This little girl is the only one of my ancestors, back to 1800, not born in south Ulster.

It brings to mind another little girl, her great-grandmother, who was born in India about 1794 and married 11 years later.

Picture of Elsie Henry
Family Genealogy By Peter Morell McWilliam

Eccles of Fintona & Shannock

Family Tree of Eccles of Fintona

PRONI: D526/1/1: 30 May 1671
Description: Release of 2000 acre. Consideration: £1410. Arthur and Dorothy Meredith, Dublin to Gilbert Eccles, Shannock, Co. Fermanagh. Manor of Fintona, Co. Tyrone.

The above deed is the first concrete evidence that I have found that I can conclusively tie to the Eccles family of Fintona. There are however a number of other references to Gilbert Eccles prior to this.

He is supposed to have acquired the Manors of Shannock and Rathmoran in the Parish of Clones, Co Fermanagh some years earlier and both of them remained associated with his descendants right through to the end of the nineteenth century.

Is he the same Gilbert Eccles who was a merchant in Belfast in 1646/7 and listed for deportation to Munster as a Presbyterian in 1653?

From Town Book of Belfast
Gilberte Eccles Merchant was admitted a ffree Comon of the said Corporation according to the ancient use and Custome of the same 1646 / 7

A proclamation was published by "the Commissioners for the settling and securing the Province of Ulster," specifying the conditions on which it was proposed to transplant the leading Presbyterians in the counties of Down and Antrim to certain districts in Munster. This proclamation was accompanied with a list of two hundred and sixty persons—including all those who, by their known attachment to monarchical and Presbyterian principles, and by their station and influence, were most obnoxious to the reigning faction—who were required, within a specified time and under certain penalties, to embrace the terms now offered.
Declaration by the Commissioners for the settling and securing the Province of Ulster; dated at Carrickfergus, the 23d of May 1653.
A list of the names of such as are to remove according to the foregoing Declaration :

Broadisland and East Quarters of Carrickfergus :
Gilbert Eccles, John Dowglesson, Captain Edmonston, David MacClee, David Harpur, John M'Kerger, Walter Hutchinson, Thomas MacColpin, Matthew Logan.
West Quarters of Carrickfergus : John Murray, John Russel, John Reid, John Young, John Donnelson, John Hanna, James Reid, James Patterson, William Kiggard, George Russel, John Holmes, George Gibson, Robert Tikye, John Clark, sen., Patrick Martin, Nicholas Campbell, Andrew Read, sen., Andrew Read, jun., Quarter-master Archy Crawford.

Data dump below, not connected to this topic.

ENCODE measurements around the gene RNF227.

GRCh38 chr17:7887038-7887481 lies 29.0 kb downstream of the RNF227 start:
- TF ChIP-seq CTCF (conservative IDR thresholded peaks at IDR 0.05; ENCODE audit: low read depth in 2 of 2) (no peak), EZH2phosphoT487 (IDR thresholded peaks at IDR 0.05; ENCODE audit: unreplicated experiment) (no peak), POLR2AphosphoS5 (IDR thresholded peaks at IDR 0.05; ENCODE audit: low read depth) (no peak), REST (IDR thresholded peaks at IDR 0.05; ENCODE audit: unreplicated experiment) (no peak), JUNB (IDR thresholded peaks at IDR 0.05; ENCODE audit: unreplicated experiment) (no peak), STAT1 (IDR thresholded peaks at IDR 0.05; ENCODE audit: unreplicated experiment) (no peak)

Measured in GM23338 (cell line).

Belfast and Malone Quarters:
Lieutenant Thomas Corston, Corporal Thomas MacCormick, Hugh Doke, Robert Cluxton, George Martin, Alexander Lockard, Robert King, Quintin Catherwood.

Is he the same Gilbert Eccles who is recorded as owning 12 townlands in Westmeath, near Athlone in 1670 as shown on the TCD web site on the Down (Petty) survey?

Jean Agnew in her book 'Merchants of Belfast' does link the two names. She therefore suggests that John Eccles b. 1632, whose daughter, Jane, married the Belfast merchant John Black, was a half brother or cousin of Gilbert's children, Charles, Joseph & Daniel.

While the direct records are sketchy it appears that Gilbert was married twice. His family from his 2nd marriage inherited his landed estates while children from his first marriage remained as merchants in Belfast and elsewhere. Jane a daughter of one of these married John Black and this family lived for a period in Bordeaux. Their son ,also John Black, records a visit to Fintona in a journal entry dated 18th August, 1752.

Entry from Journal of John Bllack, 18/08/1752

(“Son Robert and I having suposed he to demand a former debt We parted Blamont to Richhill Armagh ----- church Caledon Achnacloy & Aucher & arrived at Char Eccles’s Esq Fintinach a descend’t from Dan Eccles brother to my grandfather Jo Eccles of Malone the possession as he told us consisting in about 40000 cares mountainous & other land (gainsing) we could not spare to him wherewith to pay the debt we returned to Blamont”

***        NB Charles was in fact a descendant of Charles not Daniel.)

Interestingly in my Ancestry DNA test one of my matches is to a descendant of John Black and Jane Eccles. While this is consistent with a common descent from Gilbert it can not be considered proof. I would need to identify at least one other individual sharing this fragment of DNA who can also trace a descent from Gilbert.

I (HW Swanzy) have lately come across an Exchequer Bill in the Public Record Office, Dublin, dated 20 January, 1703 (Michael Law and Sarah his wife V. Gilbert Eccles, Adam Nixon, and Mary his wife, Hester Eccles, and others), which identifies Gilbert Eccles, and gives details of a branch of the family hitherto unnoticed in the memoir of Eccles of Ecclesville in Burke's Landed Gentry, sub tit. McClintock. The following information as to Daniel Eccles and his children is derived almost exclusively from this Bill: